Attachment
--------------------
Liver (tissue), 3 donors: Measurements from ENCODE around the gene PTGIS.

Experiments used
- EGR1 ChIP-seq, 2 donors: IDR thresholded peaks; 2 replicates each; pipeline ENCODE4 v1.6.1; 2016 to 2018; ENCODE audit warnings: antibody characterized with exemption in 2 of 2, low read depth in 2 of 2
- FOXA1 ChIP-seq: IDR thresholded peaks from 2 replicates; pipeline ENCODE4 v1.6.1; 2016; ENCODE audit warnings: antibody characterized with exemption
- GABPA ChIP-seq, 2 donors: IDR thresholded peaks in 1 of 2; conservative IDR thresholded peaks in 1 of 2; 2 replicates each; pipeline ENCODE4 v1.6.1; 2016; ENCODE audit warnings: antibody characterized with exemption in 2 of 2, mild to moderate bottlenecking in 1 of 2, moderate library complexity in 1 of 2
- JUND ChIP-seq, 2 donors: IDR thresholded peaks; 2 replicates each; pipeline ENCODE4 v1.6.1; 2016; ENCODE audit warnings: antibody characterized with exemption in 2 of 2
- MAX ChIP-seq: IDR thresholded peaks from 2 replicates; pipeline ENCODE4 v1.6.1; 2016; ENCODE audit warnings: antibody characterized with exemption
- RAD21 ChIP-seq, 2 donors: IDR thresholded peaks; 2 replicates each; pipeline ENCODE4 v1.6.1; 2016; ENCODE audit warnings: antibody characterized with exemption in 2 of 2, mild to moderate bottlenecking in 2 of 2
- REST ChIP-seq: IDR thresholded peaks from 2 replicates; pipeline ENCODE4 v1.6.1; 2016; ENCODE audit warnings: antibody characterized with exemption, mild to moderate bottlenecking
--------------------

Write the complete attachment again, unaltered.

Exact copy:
Liver (tissue), 3 donors: Measurements from ENCODE around the gene PTGIS.

Experiments used
- EGR1 ChIP-seq, 2 donors: IDR thresholded peaks; 2 replicates each; pipeline ENCODE4 v1.6.1; 2016 to 2018; ENCODE audit warnings: antibody characterized with exemption in 2 of 2, low read depth in 2 of 2
- FOXA1 ChIP-seq: IDR thresholded peaks from 2 replicates; pipeline ENCODE4 v1.6.1; 2016; ENCODE audit warnings: antibody characterized with exemption
- GABPA ChIP-seq, 2 donors: IDR thresholded peaks in 1 of 2; conservative IDR thresholded peaks in 1 of 2; 2 replicates each; pipeline ENCODE4 v1.6.1; 2016; ENCODE audit warnings: antibody characterized with exemption in 2 of 2, mild to moderate bottlenecking in 1 of 2, moderate library complexity in 1 of 2
- JUND ChIP-seq, 2 donors: IDR thresholded peaks; 2 replicates each; pipeline ENCODE4 v1.6.1; 2016; ENCODE audit warnings: antibody characterized with exemption in 2 of 2
- MAX ChIP-seq: IDR thresholded peaks from 2 replicates; pipeline ENCODE4 v1.6.1; 2016; ENCODE audit warnings: antibody characterized with exemption
- RAD21 ChIP-seq, 2 donors: IDR thresholded peaks; 2 replicates each; pipeline ENCODE4 v1.6.1; 2016; ENCODE audit warnings: antibody characterized with exemption in 2 of 2, mild to moderate bottlenecking in 2 of 2
- REST ChIP-seq: IDR thresholded peaks from 2 replicates; pipeline ENCODE4 v1.6.1; 2016; ENCODE audit warnings: antibody characterized with exemption, mild to moderate bottlenecking